Plausible mechanisms of UfCP-mediated cardiovascular effects have been addressed in many studies. We have previously shown that exposing young and healthy mice to high number concentrations of CNPs induces local acute inflammatory effects in the lung [31]. Furthermore, we could reproduce the epidemiological findings of PM-related cardiovascular risks in an experimental setting by exposing spontaneously hypertensive rats (SHRs) with ambient dust and CNPs [30, 32, 33]. We detected not only blood pressure changes and heart rate variability, but our findings also indicated promotion of endothelial dysfunction and thrombogenesis as the plausible causes for cardiovascular impairments triggered by pulmonary CNP deposition [34, 35]. Others have shown that CNP inhalation causes acute vascular effects in healthy and asthmatic subjects, indicated by changes in peripheral blood leukocyte distribution and adhesion molecule expression [36, 37].

It is generally assumed that PM exposure elicits low-grade systemic inflammation and subsequent changes in vascular function, such as increased blood leukocyte and platelet counts, and fibrinogen levels which in turn can result in cardiovascular impairments [38]. Therefore, endothelial dysfunction, inflammation, pro-inflammatory cytokine imbalance, oxidative stress, and dysregulated coagulation pathways may be considered as the triggering events of cardiovascular impairments due to particulate air pollution. Several hypotheses have been put forward to explain the mechanisms through which inhaled particles can interact with the cardiovascular system [8, 39]. The classical concept is that inhaled particles locally evoke an inflammatory response in the lung with subsequent releases of pro-inflammatory and/or pro-thrombotic mediators into the circulation [11]. In addition to this indirect effect on circulation and extra-pulmonary organs, more recent studies suggest that particularly inhaled insoluble nanoparticles (but not micron-sized particles) are capable of rapid translocation into the circulation [21, 40] thereby affecting hemostasis and cardiovascular integrity by direct CNP interaction with circulation and extra-pulmonary organs [41, 42]. In this direct mode of action, the lungs act as an efficient port of entry of the primary toxin (CNPs in this case), while in the indirect mode of action the lungs act as mediator or even amplifier of a local (pulmonary) inflammatory response yielding systemic effects. The direct mode of action is supported by the findings of Nurkiewicz and colleagues [43] who reported systemic microvascular responses in rats following pulmonary exposure to residual oil fly ash and TiO2 independent of the degree of pulmonary inflammation. In another more direct approach, we have shown that a moderate dose of 107 intra-arterially infused CNPs induced platelet accumulation in the hepatic microvasculature of mice [34]. This was associated with pro-thrombotic changes on the endothelial surface of hepatic microvessels. Similarly, inhalation of CNPs evoked platelet adhesion and fibrinogen deposition in mice at corresponding doses [35]. However, the key question that still remains to be answered; i.e. whether the extra-pulmonary effects following inhalation of insoluble particles result from molecular events initiated in the lungs (indirect mode) or translocation of particles beyond the lungs (direct mode) drives the extra-pulmonary effects, or both.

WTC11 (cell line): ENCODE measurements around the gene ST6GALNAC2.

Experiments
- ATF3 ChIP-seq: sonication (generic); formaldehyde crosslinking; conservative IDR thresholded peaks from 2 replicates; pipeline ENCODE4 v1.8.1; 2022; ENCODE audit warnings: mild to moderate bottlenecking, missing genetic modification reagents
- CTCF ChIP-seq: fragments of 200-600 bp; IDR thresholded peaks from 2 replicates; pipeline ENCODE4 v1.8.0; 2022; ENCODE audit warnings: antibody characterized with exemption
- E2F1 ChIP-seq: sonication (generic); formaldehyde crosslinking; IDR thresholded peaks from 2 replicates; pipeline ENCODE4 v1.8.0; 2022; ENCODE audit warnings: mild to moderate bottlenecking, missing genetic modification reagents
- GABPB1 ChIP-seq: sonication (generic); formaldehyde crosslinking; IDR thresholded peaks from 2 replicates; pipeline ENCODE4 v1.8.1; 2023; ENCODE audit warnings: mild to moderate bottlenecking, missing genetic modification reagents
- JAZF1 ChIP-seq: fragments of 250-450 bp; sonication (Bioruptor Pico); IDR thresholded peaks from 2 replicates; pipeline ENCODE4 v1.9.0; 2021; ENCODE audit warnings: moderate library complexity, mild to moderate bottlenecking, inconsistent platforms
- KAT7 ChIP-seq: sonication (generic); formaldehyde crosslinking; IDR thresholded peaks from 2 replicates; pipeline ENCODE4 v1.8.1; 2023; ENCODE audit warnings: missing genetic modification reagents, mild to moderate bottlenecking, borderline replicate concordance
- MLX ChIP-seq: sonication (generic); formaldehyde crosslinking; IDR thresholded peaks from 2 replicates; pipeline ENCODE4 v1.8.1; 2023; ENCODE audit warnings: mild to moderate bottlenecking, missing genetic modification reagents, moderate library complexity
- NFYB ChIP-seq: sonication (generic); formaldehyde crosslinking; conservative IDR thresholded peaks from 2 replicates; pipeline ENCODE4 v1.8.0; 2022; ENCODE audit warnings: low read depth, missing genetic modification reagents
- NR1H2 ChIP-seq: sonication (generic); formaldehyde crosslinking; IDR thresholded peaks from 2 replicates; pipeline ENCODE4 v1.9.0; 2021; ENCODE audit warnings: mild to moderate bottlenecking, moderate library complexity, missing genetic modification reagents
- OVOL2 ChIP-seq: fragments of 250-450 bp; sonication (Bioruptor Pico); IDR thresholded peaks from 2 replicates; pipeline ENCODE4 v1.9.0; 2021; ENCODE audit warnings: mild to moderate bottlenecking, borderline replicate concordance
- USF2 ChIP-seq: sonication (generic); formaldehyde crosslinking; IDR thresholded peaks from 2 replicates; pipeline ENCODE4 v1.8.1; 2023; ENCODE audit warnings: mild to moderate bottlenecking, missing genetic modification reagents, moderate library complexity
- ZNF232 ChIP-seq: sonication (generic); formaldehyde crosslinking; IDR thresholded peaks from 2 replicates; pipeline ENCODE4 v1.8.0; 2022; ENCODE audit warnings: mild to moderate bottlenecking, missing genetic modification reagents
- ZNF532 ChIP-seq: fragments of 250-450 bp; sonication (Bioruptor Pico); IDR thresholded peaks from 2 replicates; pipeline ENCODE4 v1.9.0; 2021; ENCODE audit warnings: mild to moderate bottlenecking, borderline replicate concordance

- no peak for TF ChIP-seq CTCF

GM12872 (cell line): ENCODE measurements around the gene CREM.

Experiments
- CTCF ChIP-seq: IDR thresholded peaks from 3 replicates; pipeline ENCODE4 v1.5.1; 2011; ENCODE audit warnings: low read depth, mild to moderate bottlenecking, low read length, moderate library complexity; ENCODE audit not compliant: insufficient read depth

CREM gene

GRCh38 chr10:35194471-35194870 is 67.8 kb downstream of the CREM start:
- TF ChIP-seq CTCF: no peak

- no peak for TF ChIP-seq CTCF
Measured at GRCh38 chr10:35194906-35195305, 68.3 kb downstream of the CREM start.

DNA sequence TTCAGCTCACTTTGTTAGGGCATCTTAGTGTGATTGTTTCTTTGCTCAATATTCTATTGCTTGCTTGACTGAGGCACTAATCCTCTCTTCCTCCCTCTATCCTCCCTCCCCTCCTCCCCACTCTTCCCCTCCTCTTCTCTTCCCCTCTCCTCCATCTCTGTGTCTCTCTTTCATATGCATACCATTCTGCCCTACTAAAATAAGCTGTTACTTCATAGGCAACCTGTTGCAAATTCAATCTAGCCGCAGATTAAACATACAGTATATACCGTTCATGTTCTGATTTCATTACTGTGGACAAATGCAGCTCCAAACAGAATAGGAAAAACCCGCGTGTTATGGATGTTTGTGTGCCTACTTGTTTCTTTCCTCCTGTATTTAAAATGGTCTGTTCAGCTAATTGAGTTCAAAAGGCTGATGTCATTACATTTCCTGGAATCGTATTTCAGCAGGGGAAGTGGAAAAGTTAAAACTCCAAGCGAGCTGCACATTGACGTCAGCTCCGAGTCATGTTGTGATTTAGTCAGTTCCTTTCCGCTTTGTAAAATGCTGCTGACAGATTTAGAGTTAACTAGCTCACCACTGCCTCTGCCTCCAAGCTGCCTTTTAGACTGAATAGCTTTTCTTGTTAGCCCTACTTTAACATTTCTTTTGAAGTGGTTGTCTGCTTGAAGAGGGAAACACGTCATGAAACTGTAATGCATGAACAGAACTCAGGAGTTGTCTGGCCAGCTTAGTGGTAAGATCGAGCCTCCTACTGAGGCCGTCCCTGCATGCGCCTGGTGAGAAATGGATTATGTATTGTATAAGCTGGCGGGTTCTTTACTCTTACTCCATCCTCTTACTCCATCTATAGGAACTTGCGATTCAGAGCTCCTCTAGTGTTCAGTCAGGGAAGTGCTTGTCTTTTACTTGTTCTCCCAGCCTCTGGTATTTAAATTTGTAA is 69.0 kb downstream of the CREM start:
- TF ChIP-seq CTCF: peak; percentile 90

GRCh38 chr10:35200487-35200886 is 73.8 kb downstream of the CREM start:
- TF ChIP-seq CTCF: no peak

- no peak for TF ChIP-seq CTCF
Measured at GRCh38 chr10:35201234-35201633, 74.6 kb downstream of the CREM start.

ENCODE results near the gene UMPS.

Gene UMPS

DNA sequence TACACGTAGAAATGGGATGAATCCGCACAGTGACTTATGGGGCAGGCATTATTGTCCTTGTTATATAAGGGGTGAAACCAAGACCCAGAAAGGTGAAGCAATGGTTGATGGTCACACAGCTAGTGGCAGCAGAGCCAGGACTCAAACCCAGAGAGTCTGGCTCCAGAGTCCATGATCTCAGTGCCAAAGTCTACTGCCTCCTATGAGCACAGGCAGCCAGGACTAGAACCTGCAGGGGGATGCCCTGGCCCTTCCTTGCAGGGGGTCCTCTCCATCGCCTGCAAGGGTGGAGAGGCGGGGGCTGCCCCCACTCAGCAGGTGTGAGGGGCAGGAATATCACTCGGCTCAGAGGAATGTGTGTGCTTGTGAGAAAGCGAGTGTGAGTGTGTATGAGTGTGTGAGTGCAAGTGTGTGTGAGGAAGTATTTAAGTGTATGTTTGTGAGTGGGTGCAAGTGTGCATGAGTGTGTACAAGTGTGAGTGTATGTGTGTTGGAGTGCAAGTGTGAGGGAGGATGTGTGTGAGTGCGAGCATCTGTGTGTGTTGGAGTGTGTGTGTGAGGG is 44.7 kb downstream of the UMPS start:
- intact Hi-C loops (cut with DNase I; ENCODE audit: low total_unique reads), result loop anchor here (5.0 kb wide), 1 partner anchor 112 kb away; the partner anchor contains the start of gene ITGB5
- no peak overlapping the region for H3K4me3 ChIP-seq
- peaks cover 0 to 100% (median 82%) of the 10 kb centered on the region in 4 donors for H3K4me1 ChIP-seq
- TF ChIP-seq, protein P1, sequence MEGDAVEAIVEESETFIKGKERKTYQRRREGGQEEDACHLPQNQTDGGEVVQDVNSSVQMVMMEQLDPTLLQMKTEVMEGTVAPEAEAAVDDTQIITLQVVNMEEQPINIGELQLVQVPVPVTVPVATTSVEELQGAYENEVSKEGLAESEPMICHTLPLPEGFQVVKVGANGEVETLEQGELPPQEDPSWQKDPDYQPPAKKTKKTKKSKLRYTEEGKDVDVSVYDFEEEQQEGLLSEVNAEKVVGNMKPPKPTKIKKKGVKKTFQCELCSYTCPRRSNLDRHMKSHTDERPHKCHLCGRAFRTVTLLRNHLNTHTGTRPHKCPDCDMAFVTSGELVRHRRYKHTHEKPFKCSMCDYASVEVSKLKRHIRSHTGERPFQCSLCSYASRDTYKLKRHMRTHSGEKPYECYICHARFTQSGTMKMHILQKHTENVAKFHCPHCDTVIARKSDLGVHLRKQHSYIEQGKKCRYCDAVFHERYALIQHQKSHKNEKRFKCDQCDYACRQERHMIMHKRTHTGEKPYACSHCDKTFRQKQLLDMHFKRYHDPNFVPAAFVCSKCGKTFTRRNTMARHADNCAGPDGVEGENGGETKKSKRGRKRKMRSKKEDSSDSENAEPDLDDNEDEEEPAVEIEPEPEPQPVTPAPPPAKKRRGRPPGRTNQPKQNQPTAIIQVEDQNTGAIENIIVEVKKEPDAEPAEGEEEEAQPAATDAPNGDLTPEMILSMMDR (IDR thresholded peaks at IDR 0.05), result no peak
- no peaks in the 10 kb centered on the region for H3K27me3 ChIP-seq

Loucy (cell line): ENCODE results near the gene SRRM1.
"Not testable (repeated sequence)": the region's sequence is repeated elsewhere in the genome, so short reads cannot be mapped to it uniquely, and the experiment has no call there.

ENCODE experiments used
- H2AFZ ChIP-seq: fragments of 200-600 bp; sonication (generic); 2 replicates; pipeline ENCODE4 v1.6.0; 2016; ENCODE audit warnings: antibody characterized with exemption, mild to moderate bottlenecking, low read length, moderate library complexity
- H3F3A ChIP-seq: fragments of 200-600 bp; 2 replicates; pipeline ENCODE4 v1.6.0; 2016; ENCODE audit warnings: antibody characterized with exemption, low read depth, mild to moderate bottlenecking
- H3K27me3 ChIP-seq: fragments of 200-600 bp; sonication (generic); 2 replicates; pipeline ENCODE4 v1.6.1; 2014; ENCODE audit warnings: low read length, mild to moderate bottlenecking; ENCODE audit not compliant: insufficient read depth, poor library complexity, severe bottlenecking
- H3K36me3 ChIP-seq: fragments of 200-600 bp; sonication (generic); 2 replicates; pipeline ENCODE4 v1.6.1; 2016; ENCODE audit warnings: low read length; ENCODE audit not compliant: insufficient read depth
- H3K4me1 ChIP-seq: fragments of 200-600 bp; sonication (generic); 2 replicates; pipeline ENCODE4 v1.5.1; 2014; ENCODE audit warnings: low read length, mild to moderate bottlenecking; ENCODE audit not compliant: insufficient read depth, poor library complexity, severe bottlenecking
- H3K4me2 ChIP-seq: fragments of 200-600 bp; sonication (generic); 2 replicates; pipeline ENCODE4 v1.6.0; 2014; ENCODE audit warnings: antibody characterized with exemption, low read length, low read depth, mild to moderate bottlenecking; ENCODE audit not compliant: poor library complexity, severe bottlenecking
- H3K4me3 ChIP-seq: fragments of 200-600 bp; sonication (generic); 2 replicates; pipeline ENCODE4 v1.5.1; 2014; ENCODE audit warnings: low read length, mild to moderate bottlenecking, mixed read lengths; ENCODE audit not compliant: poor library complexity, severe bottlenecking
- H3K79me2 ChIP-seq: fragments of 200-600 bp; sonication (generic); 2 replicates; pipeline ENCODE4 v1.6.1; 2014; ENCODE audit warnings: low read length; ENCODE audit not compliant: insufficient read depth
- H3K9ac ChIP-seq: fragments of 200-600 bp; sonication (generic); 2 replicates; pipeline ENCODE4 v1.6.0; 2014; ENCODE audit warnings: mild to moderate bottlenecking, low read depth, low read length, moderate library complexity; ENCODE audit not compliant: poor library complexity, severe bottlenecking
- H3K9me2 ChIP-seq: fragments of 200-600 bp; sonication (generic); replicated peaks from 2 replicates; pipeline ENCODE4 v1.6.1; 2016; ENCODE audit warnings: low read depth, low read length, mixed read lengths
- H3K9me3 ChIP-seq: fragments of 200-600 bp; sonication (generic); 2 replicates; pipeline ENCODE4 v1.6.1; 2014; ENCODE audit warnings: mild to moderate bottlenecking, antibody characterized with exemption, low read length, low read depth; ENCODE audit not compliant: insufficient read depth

The overarching aim was to investigate, if extra-pulmonary effects of CNP inhalation can be explained by direct interactions of lung-blood translocated particles on extra-pulmonary tissue (i.e. heart, liver, aorta) or if the local particle-lung cell interaction in lung is the key event. To pursue this, we have compared pulmonary and systemic effects for two routes of CNP application at equivalent dose, namely CNP application directly into the blood stream (intra-arterial infusion/IAI) and pulmonary application (inhalation) with likely subsequent translocation of a small CNP fraction into the blood stream. BALB/cJ mice were assessed after 4 h and 24 h inhalation exposure, or 4 h after IAI. Time points were selected based on our previous studies showing that in lungs, CNPs induced a two-phase inflammatory response after 4 or 24 h inhalation [31], whereas the extra-pulmonary pro-coagulatory impact in the hepatic microvasculature was detected as early as 2 h after CNP IAI application [34, 35]. Therefore, we sought to systematically and independently investigate the two potential modes of action by applying (i) similar CNPs, as used in several of our previous studies [44,45,46,47,48] and (ii) equivalent doses of CNP in mice via inhalation or intra-arterial infusion (IAI) and subsequent comparison of the effects in the lung, blood, and secondary target organs such as heart, aorta, and liver.


Our analysis strategy involved different body compartments namely, bronchoalveolar space, lung tissue, blood (cells and plasma), heart, liver and aorta thereby providing a comprehensive assessment of each compartment in terms of endothelial/epithelial activation, inflammation, and oxidative stress, on the protein and gene expression level. According to the current understanding and as previously outlined by Kermanizadeh et al. [49], oxidative stress, inflammation, cytotoxicity and dysfunction of cellular/physiological processes present the likely causal mechanism of toxicological effects in secondary organs following inhalation and eventually translocation of nanoparticles. All data discussed here are compared to the corresponding time-matched control and are statistically significant (p < 0.05). In case of transcript or protein expression data, which was generated from pooled tissue samples, we have only discussed molecules with ≥2 fold increased or decreased expression levels [Additional file 1: Table S1].